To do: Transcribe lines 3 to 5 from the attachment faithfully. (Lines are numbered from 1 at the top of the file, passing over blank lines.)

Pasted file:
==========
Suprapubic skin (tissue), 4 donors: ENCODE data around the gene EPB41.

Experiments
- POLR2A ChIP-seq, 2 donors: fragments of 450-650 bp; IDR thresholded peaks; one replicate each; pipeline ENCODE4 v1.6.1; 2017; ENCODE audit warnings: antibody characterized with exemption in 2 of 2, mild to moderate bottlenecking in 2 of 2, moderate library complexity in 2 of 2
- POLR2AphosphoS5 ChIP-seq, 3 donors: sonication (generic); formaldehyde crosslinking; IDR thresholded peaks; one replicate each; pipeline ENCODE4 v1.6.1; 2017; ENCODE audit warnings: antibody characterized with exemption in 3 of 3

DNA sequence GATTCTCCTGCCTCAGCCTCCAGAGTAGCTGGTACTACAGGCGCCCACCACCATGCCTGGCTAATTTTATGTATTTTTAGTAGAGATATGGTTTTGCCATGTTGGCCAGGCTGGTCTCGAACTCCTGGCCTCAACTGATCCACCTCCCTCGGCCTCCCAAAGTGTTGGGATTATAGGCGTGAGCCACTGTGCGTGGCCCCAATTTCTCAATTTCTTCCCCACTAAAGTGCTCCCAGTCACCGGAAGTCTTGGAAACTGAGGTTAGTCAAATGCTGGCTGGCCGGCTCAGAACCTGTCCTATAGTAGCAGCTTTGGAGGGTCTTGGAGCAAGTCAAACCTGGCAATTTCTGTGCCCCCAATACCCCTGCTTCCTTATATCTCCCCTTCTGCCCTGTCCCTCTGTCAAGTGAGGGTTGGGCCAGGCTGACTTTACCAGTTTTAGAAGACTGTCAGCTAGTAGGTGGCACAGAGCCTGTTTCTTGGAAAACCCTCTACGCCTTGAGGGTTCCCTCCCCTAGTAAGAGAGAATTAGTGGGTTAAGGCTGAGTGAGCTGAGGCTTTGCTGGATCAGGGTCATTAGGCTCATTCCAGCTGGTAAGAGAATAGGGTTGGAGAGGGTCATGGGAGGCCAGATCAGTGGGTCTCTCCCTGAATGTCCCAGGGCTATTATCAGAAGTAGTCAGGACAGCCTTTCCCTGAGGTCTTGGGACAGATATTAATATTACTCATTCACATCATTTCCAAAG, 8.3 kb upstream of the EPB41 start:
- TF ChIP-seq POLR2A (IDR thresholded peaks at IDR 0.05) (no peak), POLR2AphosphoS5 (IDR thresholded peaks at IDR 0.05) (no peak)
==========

- POLR2A ChIP-seq, 2 donors: fragments of 450-650 bp; IDR thresholded peaks; one replicate each; pipeline ENCODE4 v1.6.1; 2017; ENCODE audit warnings: antibody characterized with exemption in 2 of 2, mild to moderate bottlenecking in 2 of 2, moderate library complexity in 2 of 2
- POLR2AphosphoS5 ChIP-seq, 3 donors: sonication (generic); formaldehyde crosslinking; IDR thresholded peaks; one replicate each; pipeline ENCODE4 v1.6.1; 2017; ENCODE audit warnings: antibody characterized with exemption in 3 of 3

DNA sequence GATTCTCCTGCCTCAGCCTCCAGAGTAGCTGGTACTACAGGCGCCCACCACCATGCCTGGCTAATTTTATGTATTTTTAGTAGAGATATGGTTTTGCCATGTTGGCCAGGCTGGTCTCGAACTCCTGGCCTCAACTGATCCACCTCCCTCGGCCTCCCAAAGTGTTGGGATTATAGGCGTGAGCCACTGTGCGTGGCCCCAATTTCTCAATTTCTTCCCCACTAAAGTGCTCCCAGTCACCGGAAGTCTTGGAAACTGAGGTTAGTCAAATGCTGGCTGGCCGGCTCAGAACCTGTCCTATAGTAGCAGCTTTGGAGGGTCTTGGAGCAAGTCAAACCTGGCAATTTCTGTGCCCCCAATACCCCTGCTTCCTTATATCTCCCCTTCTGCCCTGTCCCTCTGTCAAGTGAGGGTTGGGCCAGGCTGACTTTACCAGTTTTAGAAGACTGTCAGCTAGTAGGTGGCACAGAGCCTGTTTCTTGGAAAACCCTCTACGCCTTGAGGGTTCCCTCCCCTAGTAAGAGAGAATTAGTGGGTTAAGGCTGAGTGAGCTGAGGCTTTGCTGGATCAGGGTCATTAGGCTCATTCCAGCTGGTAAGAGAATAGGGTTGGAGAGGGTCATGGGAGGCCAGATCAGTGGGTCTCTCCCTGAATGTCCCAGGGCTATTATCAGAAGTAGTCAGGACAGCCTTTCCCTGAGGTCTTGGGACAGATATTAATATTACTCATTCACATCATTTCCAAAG, 8.3 kb upstream of the EPB41 start: